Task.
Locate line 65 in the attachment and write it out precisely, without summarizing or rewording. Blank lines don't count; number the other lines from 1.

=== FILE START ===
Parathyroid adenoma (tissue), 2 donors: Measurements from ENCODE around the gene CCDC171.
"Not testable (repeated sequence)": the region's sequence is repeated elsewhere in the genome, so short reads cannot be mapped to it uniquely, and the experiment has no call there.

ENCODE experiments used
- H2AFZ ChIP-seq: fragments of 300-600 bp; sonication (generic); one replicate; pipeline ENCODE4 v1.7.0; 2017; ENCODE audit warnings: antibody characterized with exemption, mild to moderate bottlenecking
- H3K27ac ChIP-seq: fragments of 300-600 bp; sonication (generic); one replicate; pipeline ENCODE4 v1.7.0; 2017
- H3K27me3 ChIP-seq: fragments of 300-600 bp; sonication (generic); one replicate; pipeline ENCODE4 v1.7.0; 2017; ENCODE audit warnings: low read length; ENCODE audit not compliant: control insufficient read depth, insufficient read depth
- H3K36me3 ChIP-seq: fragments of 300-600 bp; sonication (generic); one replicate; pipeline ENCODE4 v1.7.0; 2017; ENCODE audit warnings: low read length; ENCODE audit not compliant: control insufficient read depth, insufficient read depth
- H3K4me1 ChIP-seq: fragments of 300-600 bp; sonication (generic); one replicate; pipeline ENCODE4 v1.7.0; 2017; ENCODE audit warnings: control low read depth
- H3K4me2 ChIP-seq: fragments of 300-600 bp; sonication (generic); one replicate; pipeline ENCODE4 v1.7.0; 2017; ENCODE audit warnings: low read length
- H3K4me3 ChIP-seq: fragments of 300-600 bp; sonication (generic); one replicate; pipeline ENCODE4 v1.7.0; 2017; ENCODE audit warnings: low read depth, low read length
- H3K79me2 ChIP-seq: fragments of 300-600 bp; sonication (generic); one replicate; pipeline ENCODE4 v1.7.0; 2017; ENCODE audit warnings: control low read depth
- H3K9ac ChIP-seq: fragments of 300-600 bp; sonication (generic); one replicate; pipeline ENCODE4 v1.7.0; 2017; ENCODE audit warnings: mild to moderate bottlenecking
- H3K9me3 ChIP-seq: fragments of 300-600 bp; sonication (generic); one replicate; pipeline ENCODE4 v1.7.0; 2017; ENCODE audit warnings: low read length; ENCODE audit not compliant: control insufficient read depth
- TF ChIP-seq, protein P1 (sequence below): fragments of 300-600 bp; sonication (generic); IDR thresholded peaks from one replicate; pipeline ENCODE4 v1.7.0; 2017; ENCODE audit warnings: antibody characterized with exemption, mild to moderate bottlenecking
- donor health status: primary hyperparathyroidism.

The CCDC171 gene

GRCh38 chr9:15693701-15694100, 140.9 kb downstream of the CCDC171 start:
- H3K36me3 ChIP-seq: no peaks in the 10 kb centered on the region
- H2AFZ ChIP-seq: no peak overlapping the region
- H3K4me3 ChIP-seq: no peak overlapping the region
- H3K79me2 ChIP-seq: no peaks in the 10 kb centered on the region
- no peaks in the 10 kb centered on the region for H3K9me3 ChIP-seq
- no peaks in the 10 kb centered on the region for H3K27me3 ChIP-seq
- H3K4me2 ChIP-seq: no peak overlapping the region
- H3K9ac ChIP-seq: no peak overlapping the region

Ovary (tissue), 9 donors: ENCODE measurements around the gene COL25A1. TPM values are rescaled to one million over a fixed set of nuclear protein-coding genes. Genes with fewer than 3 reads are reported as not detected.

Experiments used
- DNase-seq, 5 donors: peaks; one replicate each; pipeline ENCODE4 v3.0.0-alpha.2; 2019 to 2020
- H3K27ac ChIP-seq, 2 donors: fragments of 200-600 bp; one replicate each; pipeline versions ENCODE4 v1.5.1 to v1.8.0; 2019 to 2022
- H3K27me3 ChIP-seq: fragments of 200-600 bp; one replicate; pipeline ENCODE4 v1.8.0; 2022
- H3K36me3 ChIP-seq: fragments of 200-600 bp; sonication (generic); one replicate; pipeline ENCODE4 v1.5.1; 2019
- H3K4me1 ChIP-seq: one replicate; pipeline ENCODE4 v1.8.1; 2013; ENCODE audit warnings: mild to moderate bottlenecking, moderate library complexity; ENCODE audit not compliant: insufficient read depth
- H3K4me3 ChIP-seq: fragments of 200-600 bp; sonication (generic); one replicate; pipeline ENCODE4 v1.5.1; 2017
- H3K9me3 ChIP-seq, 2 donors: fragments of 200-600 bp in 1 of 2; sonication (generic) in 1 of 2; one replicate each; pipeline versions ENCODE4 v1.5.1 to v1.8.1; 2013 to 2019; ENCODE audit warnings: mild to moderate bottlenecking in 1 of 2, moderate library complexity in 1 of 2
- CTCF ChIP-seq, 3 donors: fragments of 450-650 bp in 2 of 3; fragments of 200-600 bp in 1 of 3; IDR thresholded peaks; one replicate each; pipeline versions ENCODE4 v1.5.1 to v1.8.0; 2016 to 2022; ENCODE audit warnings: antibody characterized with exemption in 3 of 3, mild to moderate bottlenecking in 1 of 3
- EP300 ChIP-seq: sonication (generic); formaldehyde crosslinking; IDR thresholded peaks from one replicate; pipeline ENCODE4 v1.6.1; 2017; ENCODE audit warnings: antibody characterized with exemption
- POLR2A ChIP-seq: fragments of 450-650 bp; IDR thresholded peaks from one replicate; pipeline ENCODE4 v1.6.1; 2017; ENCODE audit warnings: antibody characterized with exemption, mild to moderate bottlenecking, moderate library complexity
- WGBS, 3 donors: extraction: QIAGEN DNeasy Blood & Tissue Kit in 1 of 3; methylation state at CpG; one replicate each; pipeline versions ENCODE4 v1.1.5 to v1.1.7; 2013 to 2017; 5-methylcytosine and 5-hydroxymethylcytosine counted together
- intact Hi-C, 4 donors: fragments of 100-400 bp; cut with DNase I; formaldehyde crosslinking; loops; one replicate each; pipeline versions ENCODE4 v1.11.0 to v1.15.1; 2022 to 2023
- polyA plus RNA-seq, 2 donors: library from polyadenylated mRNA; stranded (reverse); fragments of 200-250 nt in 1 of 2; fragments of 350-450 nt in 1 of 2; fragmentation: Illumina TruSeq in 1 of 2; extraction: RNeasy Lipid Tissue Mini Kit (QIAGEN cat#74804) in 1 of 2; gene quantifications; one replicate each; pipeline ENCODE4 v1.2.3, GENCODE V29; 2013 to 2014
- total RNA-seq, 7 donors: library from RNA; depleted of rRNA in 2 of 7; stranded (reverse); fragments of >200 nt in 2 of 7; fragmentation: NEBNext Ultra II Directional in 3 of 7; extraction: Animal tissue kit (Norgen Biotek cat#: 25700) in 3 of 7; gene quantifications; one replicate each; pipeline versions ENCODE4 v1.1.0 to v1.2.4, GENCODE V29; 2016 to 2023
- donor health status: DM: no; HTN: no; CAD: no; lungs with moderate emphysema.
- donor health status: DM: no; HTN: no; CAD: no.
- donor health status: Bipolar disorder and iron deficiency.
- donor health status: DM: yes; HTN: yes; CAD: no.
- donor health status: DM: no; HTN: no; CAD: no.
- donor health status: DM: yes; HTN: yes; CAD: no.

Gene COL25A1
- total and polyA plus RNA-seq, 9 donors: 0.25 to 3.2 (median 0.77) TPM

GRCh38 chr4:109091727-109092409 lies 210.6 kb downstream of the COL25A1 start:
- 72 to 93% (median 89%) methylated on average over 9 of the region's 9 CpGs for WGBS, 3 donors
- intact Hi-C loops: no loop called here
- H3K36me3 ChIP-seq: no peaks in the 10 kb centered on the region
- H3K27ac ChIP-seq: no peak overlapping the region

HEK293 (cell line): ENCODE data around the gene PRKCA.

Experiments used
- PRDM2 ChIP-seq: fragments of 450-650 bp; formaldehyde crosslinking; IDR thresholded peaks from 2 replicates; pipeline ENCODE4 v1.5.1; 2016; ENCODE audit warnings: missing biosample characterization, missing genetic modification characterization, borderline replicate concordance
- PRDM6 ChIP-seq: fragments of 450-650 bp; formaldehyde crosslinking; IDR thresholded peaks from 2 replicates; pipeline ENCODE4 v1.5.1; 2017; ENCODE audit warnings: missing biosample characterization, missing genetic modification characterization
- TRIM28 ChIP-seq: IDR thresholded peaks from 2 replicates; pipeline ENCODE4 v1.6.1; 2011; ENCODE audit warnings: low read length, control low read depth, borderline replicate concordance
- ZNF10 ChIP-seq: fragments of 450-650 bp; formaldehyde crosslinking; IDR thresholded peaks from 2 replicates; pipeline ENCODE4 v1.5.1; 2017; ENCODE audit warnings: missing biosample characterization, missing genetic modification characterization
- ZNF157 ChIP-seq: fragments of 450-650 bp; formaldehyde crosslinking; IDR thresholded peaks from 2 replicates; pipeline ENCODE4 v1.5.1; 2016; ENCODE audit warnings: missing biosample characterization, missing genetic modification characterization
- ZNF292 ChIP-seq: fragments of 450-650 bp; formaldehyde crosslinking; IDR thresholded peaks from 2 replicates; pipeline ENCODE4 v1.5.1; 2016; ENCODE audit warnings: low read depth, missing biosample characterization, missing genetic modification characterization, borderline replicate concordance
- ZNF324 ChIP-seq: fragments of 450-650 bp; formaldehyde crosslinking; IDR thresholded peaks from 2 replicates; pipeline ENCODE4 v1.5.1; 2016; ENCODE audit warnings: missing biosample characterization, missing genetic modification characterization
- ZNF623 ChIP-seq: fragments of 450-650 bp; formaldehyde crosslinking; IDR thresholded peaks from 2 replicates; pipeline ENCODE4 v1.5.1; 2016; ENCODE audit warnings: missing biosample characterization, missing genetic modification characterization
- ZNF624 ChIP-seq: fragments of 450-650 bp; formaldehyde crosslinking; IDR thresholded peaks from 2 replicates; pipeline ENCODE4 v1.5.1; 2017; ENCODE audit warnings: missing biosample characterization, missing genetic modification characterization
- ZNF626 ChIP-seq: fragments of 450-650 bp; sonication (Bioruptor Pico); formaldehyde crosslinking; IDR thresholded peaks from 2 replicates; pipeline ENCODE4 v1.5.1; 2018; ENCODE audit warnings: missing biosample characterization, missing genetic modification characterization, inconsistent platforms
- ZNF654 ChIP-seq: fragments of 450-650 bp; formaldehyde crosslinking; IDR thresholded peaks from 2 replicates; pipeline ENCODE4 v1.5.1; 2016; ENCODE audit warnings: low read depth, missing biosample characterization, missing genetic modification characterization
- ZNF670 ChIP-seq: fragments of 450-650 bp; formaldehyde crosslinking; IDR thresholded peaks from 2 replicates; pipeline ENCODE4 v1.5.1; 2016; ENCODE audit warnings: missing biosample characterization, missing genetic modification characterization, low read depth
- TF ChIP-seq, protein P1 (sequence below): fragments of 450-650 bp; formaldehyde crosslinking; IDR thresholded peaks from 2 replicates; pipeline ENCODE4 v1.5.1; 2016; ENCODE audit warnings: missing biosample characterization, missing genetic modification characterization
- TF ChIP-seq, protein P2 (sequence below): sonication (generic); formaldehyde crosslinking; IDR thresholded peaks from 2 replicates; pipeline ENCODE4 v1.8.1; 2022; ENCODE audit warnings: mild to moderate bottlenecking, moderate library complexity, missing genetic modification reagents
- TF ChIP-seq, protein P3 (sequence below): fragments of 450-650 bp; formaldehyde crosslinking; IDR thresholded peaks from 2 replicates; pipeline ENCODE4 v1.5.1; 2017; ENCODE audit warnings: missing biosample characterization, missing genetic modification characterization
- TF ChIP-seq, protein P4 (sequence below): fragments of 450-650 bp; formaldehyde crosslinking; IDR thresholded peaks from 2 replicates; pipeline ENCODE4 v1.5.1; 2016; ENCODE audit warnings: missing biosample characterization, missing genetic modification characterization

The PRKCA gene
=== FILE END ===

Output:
- ZNF624 ChIP-seq: fragments of 450-650 bp; formaldehyde crosslinking; IDR thresholded peaks from 2 replicates; pipeline ENCODE4 v1.5.1; 2017; ENCODE audit warnings: missing biosample characterization, missing genetic modification characterization